The course is for practicing teachers and provides an introduction of the principles and practices of computational thinking (CT). This course is appropriate for teachers who seek to understand how computational principles complement any curricular discipline or field of study. The course does not require any background in computing or programming beyond simple computer skills to write emails, browse the web, or complete assignments. May be repeated for a maximum of 9 credits.
Computer science for all students requires that educators advocate for and be responsive to the existing inequities in computer science. Rather than maintaining the status quo, this course challenges teachers to problematize existing structures that marginalize under-represented students in computer science based on race, gender, language, and ability/disability. This course will examine responsive and intentional strategies to increase access and opportunities for all students to learn computer science as part of an equitable and socially just education. May be repeated for a maximum of 8 credits.
This course supports teachers in developing effective strategies for teaching and retaining students through culturally relevant and inclusive computer science pedagogies. The course begins with a foundational understanding of the CS Framework and International Society of Technology in Education (ISTE) standards and builds upon computer science and computational thinking approaches to learning across disciplines. Teachers develop engaging and rigorous learning experiences informed by Universal Design for Learning (UDL) to develop instruction for students to analyze the pros and cons of our technological world critically. Teachers create lesson plans with formative and summative assessments to measure student progress, inform and improve instruction, and learn how to provide feedback for student learning. May be repeated for a maximum of 9 credits.
Corequisite(s): TLRN 686. Restriction(s): Admitted to the Teacher Leadership Endorsement Program. This course guides teacher leaders to develop a form of inquiry that parallels their understandings of teaching and learning. It provides teacher leaders with the tools and resources necessary to examine their own practice as the center of their investigation and later share their findings with other teacher leaders. Participating in a cycle of inquiry, teachers design a self-study or action research project that focuses on an authentic question that has emerged from their teaching/leading in the classroom or school setting. They use a variety of different research methods such as action research and narrative research to collect and analyze data. They then share their research process with their colleagues to reflect on the process of self-study and the ways in which it has begun to impact their teaching and leading. Becoming teacher researchers enhances their teacher leadership. Mutually Exclusive with EDFD 684.
Corequisite(s): TLRN 684. Restriction(s): Admitted to the Teacher Leadership Endorsement Program. This course brings together current ideas and literature in a critical exploration of the interrelationship between teaching, learning, and leadership. It provides teacher leaders with tools and resources to evaluate and develop their own views of the relationship between teaching and learning and the ways to document and assess student growth. Teacher leaders develop a working understanding of concepts such as learning, cognition, development, assessment, and pedagogy and examine how they occur in a variety of cultural contexts (home, school and community) and also within their own practices. In the course teachers analyze multiple examples that illustrate common interests and concerns with an emphasis on professional learning, research-based instructional practices, and the quality of reflective practice and self-study of teaching. Mutually Exclusive with EDFD 686.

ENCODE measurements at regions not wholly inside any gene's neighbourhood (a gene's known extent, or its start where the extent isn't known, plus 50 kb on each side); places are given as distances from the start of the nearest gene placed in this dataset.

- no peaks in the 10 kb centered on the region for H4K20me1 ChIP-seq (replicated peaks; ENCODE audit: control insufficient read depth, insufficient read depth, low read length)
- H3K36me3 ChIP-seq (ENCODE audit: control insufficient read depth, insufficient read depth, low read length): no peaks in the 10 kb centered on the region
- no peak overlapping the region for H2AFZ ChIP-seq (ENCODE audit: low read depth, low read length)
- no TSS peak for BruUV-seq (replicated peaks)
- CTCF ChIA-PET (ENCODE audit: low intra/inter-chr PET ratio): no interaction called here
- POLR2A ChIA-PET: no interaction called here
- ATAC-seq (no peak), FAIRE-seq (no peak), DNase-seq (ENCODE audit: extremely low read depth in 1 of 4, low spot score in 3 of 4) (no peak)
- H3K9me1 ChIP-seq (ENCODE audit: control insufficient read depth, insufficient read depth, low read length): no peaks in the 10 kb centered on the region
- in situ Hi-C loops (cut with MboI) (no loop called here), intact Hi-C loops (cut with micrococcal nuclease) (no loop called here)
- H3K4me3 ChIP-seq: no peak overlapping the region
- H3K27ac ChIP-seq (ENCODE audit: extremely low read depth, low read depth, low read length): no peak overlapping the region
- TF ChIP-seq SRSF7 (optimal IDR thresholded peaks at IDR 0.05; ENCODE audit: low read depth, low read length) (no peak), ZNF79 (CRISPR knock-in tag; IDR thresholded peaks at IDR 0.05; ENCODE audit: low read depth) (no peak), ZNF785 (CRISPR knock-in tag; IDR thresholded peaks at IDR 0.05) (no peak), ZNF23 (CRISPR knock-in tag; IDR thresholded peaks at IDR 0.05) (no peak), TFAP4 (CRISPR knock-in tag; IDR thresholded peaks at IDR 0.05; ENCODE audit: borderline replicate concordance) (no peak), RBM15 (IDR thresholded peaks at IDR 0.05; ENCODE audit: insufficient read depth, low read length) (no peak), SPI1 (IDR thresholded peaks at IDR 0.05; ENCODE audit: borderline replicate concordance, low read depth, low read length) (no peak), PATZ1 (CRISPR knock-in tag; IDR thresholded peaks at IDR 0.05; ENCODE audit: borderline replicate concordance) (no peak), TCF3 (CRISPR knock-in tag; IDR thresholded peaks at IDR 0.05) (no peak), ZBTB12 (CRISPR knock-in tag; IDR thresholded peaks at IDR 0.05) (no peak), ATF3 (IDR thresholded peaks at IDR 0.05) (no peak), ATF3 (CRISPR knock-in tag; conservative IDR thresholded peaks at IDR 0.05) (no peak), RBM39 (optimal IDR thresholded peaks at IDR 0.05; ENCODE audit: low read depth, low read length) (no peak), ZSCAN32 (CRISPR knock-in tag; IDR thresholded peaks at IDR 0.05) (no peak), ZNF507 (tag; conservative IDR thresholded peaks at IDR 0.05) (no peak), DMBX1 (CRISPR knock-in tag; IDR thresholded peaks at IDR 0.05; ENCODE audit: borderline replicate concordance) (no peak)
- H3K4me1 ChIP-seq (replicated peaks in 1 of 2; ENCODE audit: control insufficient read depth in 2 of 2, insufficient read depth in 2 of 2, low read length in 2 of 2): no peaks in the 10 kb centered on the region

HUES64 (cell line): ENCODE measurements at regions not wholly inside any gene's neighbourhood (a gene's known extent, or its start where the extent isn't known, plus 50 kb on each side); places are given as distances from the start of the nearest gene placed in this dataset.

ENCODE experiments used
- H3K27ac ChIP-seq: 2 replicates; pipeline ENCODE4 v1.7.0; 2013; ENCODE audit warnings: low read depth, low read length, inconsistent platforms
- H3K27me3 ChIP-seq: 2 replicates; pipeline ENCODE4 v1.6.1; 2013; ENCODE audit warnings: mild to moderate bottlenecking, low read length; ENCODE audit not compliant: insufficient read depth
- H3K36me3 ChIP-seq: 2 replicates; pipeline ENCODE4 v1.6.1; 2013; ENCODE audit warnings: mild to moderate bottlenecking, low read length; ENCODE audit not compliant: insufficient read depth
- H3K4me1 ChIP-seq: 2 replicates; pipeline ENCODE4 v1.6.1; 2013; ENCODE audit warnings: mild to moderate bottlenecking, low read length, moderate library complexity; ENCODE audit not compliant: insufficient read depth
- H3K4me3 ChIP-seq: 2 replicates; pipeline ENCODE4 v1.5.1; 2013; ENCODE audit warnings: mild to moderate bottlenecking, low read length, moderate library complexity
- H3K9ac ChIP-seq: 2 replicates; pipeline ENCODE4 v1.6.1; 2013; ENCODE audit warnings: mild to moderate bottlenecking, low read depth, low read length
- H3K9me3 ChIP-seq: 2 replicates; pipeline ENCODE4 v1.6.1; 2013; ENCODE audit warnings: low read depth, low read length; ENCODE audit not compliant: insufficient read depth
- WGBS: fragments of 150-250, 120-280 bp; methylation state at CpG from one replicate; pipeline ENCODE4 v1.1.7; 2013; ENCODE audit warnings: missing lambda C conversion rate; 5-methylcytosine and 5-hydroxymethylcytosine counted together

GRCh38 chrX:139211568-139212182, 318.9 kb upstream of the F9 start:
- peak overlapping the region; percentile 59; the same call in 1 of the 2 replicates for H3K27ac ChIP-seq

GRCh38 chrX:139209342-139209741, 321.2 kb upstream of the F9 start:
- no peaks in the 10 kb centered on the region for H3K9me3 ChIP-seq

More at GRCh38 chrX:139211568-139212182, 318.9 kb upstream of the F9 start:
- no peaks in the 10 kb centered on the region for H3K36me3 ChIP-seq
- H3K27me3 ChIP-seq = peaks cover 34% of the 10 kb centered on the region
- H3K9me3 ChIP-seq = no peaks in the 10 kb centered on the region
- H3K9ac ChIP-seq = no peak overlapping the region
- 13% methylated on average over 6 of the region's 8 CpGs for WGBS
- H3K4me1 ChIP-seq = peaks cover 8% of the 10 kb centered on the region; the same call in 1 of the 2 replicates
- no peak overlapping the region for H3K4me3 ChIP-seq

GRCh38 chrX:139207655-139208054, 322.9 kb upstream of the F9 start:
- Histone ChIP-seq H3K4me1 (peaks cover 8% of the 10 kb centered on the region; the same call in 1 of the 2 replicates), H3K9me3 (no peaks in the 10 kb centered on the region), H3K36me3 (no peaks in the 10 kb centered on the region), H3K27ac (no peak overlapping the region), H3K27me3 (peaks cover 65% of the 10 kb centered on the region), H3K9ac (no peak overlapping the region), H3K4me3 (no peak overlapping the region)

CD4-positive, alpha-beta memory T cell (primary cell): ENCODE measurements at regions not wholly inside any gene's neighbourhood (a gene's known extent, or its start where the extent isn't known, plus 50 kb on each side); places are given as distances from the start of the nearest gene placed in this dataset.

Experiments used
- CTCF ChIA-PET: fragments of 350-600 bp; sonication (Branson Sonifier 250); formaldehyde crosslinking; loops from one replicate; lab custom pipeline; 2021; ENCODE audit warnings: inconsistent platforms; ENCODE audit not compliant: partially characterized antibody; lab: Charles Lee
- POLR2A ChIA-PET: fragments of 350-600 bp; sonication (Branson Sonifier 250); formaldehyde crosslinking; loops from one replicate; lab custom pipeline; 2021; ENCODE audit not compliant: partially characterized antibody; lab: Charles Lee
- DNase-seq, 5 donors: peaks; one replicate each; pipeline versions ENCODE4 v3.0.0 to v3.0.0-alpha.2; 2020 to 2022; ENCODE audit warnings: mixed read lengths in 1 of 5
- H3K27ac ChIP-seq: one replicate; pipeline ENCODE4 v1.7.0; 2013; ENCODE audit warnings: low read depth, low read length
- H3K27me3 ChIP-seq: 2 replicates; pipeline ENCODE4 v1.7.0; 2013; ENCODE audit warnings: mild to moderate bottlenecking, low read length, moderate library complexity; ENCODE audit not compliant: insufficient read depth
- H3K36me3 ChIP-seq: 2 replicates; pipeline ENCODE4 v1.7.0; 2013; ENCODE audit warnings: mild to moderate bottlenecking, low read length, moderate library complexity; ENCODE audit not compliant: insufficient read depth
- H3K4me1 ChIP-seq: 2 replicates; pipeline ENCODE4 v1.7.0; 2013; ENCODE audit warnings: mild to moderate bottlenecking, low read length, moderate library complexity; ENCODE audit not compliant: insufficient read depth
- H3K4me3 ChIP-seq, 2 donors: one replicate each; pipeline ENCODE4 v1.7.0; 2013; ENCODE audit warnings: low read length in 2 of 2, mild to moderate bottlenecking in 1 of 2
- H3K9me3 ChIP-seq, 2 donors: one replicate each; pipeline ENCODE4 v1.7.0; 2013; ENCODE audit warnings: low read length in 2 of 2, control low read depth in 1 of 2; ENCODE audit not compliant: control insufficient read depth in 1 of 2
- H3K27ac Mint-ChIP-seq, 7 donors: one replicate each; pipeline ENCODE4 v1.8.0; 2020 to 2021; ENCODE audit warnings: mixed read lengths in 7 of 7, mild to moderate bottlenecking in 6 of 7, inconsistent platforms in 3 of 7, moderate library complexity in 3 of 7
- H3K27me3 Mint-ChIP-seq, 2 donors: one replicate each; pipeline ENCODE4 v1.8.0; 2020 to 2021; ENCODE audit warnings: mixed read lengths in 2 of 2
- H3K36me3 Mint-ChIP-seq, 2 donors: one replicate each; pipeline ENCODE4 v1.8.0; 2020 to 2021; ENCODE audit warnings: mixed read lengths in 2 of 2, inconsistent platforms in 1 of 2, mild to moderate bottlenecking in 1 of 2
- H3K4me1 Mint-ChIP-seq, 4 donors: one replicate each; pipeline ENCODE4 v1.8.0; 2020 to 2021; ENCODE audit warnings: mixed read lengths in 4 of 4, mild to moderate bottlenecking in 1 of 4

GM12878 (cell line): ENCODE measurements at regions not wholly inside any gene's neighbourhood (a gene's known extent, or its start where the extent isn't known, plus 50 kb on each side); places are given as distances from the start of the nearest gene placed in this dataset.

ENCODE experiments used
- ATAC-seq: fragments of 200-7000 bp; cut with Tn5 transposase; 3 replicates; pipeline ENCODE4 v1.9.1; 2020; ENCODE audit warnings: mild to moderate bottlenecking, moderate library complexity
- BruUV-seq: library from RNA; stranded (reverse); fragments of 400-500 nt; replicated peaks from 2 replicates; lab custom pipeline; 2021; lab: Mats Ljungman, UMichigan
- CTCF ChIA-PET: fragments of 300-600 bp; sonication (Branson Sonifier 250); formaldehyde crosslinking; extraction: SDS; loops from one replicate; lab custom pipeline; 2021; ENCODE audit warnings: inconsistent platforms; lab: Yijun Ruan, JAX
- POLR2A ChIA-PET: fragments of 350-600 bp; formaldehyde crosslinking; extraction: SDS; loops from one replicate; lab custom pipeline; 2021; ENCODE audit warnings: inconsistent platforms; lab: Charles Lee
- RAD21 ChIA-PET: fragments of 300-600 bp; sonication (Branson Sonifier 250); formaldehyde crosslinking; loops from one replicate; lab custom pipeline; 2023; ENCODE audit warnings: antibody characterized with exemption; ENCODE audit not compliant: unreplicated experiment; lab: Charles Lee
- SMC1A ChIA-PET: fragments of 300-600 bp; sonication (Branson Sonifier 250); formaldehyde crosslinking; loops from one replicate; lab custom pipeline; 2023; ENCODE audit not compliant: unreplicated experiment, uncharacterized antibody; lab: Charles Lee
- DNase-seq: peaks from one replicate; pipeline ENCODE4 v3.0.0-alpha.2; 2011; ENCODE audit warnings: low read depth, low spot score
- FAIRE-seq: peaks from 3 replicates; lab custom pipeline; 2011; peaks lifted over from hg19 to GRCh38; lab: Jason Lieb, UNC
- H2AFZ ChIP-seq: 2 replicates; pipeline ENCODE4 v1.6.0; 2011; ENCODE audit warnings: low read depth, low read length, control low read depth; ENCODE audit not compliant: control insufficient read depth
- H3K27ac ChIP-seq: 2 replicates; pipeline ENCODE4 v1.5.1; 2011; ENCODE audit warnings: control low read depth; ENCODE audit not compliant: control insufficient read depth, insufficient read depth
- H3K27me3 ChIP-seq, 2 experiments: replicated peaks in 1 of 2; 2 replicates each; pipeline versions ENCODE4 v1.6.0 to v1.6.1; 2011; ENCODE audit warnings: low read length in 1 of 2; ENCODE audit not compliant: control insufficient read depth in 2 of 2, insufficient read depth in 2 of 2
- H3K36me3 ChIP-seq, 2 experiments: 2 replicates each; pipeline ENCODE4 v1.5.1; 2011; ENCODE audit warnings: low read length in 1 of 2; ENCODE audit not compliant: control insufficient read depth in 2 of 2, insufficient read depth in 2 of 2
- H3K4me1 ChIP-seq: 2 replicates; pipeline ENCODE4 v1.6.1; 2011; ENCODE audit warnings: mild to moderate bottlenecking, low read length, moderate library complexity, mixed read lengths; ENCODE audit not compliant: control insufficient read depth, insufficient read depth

Corequisite(s): TLRN 692. This course brings together research and practice in a critical exploration of professional development and teacher learning. It provides teacher leaders with the tools and resources to be able to develop their own understanding of the role of communities of practice and professional development in teacher learning. Students study what research tells us about effective and ineffective professional development forms, focusing particularly on those that involve teacher leadership. We examine the role of technology and data analysis in teacher learning and how it is most effectively used in professional development. Students identify professional development needs in their school and then work to develop professional development plans and programs to meet those needs, incorporating technology and their understanding of effective professional development practices. Mutually Exclusive with EDFD 689.
Corequisite(s): TLRN 689. This course brings together theories and practices of education policy and law that have had an impact on teacher education, certification, and licensure. It provides teacher leaders with the habits of mind, skills, tools and resources to analyze and evaluate the effectiveness of education policy and law through the lens of teacher education. Teacher leaders study the history that has shaped the development of these education policies and laws on local, state, and federal levels, and will consider the impact of politics, the courts, and public opinion. They apply these understandings in order to critique policies derived from current federal legislation and explore their roles as advocates for teachers, students, and families. Mutually Exclusive with EDFD 692.